CRAFT Innovative architecture is bringing form to the function of 21st-century learning.
By Jennifer Demski
IN her first visit with the design team for the new high school she would be presiding over, Principal Tabitha Branum was blunt about what needed to be done. “When I met with them for the first time,” she says, “I said, ‘You tell me where I can knock down any and all walls. You tell me what’s not load bearing, because I’m gonna knock those walls down.'”
The mission was to transform what had been a traditional elementary school site into an academy-style high school, replicating a newfangled school architectural model that enables 21st-century skills to thrive. Studio-style open spaces that recall the aesthetics of a corporate loft would replace the right angles and enclosed environment of the brick-and-mortar classroom. “The entire infrastructure of what was inside the four walls had to go,” Branum says. “We had to be willing to let go of any existing room– size, dimensions, everything.”
The construction of New Tech High at Coppell, in Coppell, TX, would take eight weeks, completed in time for the 2008-2009 school year and producing an example of how workplace design principles can be coordinated with modern educational goals. The campus was built on the model of New Technology High School in Napa, CA, the flagship campus for the New Technology Foundation’s network of schools. The foundation, a nonprofit organization founded in 1999, promotes project-based learning supported by a 1-to-1 computing mandate at each of its campuses, which each house no more than 500 students. Coppell Independent School District spent a year researching academy-style schools around the country, in places such as Arizona, Nevada, California, and Ohio.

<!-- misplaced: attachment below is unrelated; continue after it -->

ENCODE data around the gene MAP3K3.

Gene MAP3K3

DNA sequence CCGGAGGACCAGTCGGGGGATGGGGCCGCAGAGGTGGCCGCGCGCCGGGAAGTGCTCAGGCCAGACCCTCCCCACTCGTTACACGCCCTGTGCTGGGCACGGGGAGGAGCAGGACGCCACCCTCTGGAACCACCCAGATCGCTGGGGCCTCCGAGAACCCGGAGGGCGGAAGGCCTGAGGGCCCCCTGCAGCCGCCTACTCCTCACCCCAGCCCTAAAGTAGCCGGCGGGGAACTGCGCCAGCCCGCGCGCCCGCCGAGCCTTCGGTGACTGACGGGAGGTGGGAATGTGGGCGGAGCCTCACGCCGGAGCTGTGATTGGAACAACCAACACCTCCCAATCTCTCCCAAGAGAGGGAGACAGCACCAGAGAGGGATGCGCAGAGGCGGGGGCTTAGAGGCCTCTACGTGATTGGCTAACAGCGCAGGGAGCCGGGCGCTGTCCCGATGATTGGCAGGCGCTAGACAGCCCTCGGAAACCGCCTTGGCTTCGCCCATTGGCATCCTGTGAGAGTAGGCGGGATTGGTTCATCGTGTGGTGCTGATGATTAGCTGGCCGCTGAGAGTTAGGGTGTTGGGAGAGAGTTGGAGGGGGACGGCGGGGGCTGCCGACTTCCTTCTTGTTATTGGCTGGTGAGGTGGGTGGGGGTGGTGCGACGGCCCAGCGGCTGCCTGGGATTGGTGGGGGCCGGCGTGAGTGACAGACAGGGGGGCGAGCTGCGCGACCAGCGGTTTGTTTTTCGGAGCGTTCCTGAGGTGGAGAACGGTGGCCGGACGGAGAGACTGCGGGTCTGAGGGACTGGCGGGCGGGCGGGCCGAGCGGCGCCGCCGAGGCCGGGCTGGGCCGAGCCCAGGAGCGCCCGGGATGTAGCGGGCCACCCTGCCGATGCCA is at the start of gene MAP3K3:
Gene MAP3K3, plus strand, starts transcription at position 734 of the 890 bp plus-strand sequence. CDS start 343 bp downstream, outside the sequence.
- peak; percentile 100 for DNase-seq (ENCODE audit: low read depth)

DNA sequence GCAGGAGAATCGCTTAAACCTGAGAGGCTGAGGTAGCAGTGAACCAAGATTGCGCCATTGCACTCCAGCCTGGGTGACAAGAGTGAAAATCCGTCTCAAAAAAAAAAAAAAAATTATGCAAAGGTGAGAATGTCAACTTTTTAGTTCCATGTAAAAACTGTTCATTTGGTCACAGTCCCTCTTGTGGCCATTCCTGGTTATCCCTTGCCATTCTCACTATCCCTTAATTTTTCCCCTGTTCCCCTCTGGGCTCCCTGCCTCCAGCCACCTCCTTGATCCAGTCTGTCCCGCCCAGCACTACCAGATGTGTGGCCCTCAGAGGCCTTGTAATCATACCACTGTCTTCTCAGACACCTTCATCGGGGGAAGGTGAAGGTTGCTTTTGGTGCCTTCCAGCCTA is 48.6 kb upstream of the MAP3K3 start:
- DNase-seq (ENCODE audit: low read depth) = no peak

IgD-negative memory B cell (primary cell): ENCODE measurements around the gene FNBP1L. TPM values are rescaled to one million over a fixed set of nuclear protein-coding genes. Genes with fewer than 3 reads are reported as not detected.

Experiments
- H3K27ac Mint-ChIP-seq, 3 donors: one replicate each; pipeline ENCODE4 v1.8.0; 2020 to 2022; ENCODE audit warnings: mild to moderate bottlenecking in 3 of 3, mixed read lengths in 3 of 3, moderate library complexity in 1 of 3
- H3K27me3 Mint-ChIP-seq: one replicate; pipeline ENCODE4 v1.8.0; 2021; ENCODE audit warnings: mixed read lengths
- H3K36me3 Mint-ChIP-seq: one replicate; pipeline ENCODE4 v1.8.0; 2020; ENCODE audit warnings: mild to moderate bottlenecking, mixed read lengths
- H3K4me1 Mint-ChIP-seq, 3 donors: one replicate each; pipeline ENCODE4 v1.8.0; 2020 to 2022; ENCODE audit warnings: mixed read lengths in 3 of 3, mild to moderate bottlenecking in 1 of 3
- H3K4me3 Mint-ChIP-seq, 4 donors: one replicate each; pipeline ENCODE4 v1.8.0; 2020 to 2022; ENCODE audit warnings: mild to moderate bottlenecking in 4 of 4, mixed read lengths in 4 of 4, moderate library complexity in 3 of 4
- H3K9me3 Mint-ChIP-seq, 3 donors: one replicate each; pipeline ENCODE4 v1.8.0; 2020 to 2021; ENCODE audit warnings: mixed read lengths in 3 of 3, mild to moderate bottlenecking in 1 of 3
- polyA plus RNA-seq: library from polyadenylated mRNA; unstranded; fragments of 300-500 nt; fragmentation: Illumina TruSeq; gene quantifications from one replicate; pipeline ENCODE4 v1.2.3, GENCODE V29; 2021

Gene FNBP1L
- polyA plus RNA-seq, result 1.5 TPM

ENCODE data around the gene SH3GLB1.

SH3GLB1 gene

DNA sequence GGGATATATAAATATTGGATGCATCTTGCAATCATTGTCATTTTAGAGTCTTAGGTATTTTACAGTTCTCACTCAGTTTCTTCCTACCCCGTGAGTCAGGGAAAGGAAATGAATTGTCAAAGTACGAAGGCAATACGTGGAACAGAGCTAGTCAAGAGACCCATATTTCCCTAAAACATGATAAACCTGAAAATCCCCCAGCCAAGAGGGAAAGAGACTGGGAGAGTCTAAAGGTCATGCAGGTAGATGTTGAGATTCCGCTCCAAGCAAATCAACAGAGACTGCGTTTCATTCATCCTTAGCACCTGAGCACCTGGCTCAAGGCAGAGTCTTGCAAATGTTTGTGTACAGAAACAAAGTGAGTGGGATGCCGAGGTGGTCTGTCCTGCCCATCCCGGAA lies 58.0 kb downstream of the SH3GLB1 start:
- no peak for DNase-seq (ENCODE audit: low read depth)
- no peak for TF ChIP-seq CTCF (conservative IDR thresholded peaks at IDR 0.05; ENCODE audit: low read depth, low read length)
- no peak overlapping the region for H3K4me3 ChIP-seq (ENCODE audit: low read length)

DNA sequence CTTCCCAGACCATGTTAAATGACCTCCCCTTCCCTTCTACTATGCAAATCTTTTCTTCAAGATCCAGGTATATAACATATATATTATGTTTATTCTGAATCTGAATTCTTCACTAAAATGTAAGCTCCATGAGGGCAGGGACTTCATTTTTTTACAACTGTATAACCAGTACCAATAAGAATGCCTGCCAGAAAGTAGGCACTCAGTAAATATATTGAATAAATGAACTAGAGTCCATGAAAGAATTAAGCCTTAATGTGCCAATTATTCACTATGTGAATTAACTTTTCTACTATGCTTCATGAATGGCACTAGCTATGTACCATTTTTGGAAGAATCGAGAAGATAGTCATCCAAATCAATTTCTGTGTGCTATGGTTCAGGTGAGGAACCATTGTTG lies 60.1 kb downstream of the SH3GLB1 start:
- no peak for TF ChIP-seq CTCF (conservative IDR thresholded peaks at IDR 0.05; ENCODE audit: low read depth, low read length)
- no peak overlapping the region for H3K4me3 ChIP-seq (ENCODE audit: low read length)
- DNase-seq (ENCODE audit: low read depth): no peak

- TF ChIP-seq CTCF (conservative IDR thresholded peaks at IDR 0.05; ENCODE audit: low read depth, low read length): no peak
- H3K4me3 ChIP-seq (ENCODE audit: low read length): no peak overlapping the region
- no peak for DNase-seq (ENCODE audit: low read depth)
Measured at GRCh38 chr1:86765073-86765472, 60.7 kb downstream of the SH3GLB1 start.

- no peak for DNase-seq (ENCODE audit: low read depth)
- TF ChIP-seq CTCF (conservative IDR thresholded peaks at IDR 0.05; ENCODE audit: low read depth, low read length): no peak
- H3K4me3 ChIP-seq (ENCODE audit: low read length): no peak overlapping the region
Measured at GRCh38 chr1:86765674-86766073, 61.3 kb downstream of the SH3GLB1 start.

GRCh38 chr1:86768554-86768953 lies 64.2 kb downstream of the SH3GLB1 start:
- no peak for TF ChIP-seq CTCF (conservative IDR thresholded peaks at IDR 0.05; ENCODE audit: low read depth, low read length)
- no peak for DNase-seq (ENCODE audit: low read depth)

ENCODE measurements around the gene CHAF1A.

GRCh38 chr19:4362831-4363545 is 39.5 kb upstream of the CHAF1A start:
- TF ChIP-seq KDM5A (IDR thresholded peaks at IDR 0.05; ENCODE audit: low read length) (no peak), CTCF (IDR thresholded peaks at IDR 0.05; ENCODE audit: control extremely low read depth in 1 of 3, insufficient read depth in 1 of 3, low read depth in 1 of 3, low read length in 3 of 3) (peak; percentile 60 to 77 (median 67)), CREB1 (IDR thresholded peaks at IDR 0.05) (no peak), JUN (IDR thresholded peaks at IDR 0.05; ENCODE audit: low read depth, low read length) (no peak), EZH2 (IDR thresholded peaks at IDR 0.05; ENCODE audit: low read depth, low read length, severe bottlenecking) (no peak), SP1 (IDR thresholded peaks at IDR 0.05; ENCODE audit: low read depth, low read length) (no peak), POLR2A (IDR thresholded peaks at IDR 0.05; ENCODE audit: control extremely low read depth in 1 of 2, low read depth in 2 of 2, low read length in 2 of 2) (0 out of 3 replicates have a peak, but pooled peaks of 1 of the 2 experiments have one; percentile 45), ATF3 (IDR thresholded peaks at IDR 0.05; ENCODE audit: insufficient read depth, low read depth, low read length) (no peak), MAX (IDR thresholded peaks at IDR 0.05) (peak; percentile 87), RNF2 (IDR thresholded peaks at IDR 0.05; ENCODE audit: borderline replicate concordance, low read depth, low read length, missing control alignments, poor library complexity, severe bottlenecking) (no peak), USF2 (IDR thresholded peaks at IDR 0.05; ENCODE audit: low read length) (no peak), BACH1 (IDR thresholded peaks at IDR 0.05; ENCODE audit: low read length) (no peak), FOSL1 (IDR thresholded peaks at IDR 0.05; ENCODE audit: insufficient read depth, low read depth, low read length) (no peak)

“In the end, we kept coming back to the New Tech schools,” says Branum, former assistant principal of the district’s other high school, Coppell High School. “They truly exemplify the 21st-century skills that we wanted for our students. The New Tech model was the only one that could actually deliver that.”
With their emphasis on transparent, glass-walled classrooms within which collaborative lessons are carried out not by teacher and student but facilitator and learner, the New Tech schools depart sharply from traditional schoolhouses. To prepare for this shift in educational culture, the foundation recommends that districts adopting its methodology designate an entirely separate location at which to build the new school.
“When you separate the students into a new building, you’re able to facilitate this culture much more rapidly and much more effectively than if you were trying to do it inside an existing high school, where students are mixing in common areas with students and teachers who are in a traditional model,” says Shannon Buerk, an education design strategist with Cambridge Strategic Services, which has consulted on multiple New Tech projects, including Coppell. “It’s hard to create this real student-driven, collaborative culture inside a traditional high school.”
A decision made by Coppell early on in the campus’ construction created possibilities never available during the building of the other New Tech sites. The technology had progressed enough to allow Coppell to meet the 1-to-1 computing requirement with wireless laptops rather than the plugged-in desktops the other New Tech schools used. This was a major step forward, says Kevin Gant, a school development coach for the New Technology Foundation, because it allowed a basic element of the group’s 21st-century ethos to flourish.